Once the inflammation connected to your neck pain has diminished, you can start to receive muscle work. Muscle work, in this context, can refer to anything from massage, to trigger point therapy, to post-isometric relaxation (PIR). Although it is imperative for inflammation to be reduced, a practitioner can work around any inflamed area, so therapy for the upper back, for instance, can be very helpful to the person suffering from neck pain. Muscle spasm, a common reflexive guarding response to many neck injuries, can also be reduced with electric muscle stimulation. Watch the video to see a demonstration of this type of therapy.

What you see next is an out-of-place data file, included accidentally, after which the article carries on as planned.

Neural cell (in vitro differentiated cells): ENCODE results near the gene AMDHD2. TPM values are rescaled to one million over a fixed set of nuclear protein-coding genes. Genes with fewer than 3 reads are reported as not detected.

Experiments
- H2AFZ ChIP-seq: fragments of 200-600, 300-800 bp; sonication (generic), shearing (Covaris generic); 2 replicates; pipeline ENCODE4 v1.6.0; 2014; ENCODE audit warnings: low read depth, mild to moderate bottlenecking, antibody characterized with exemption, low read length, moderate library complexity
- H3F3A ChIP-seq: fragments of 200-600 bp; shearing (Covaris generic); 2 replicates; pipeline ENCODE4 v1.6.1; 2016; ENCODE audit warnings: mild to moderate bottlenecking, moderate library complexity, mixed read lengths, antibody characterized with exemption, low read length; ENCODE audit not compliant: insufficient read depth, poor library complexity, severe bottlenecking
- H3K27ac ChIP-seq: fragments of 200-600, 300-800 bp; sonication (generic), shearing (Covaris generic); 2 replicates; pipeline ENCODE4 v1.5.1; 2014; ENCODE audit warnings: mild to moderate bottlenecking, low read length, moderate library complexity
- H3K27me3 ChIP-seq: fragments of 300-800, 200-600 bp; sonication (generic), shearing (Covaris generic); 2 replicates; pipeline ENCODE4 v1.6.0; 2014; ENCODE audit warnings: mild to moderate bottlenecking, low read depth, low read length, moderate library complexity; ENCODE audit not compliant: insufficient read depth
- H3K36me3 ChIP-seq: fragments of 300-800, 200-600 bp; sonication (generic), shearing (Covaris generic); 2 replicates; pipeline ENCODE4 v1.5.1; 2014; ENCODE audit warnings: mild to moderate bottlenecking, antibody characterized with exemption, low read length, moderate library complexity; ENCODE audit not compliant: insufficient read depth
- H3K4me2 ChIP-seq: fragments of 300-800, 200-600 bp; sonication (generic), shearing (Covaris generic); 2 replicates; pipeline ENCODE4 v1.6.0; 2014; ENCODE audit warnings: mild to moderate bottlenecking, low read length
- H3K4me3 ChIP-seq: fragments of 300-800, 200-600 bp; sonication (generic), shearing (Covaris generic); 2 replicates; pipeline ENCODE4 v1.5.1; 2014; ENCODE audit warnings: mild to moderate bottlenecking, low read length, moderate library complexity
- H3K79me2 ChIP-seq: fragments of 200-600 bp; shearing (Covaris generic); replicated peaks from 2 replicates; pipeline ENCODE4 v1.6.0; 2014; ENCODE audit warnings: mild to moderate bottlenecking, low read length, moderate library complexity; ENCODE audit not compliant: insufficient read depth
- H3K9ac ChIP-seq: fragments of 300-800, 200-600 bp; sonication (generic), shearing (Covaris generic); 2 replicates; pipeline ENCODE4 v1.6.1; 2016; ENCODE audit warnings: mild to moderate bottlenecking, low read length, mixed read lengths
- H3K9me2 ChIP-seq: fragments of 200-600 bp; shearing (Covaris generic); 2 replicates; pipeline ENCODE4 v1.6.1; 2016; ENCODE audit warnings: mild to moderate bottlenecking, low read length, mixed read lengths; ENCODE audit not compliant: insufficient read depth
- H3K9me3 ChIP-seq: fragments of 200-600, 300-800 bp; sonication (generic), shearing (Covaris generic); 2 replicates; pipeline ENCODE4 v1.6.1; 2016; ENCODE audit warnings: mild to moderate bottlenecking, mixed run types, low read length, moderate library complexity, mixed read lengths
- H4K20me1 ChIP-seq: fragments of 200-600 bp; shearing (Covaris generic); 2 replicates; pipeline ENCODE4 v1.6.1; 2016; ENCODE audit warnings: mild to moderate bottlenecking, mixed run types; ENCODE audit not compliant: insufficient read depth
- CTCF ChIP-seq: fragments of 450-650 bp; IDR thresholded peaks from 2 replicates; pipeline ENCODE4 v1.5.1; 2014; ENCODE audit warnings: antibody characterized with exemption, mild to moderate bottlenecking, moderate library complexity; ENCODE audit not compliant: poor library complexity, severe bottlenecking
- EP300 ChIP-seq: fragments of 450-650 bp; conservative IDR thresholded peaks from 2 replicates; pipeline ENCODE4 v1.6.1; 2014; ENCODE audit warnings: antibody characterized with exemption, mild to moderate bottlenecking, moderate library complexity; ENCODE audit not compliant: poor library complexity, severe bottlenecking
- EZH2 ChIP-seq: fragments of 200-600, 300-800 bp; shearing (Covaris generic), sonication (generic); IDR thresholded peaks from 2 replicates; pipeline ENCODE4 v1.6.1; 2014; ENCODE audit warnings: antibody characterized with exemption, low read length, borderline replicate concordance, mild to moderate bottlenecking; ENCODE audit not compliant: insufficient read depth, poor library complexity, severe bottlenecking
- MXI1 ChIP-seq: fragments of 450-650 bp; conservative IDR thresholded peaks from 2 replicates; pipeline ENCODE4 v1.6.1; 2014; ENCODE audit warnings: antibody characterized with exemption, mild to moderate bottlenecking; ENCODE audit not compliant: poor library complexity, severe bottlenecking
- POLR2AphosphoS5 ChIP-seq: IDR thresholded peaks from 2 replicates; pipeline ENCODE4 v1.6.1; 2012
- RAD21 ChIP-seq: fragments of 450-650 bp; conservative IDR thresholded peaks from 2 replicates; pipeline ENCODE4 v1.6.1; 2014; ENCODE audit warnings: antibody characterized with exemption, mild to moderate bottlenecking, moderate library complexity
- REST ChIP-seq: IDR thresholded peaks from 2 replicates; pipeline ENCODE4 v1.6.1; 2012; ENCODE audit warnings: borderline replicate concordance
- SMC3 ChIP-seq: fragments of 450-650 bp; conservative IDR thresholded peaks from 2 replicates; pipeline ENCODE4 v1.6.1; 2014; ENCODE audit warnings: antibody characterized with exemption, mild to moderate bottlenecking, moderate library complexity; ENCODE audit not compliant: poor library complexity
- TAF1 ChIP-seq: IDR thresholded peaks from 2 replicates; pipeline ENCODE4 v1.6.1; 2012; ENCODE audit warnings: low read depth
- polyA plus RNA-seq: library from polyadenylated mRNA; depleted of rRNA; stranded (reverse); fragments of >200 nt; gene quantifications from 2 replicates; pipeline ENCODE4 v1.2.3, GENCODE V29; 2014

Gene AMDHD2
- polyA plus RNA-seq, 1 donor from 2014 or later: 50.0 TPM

Because the muscles can be such a large component of neck pain, wisdom is in addressing the muscle tissue to return blood flow, break up scar tissue formation, and realign the connective tissue fibers being laid down by repair cells so that this soft tissue can heal properly, and with least potential for creating an environment of chronicity (scar tissue, poor blood supply, trigger points). Once the neck pain muscle spasms have been reduced, those hyper-contracted muscles need to be relaxed.
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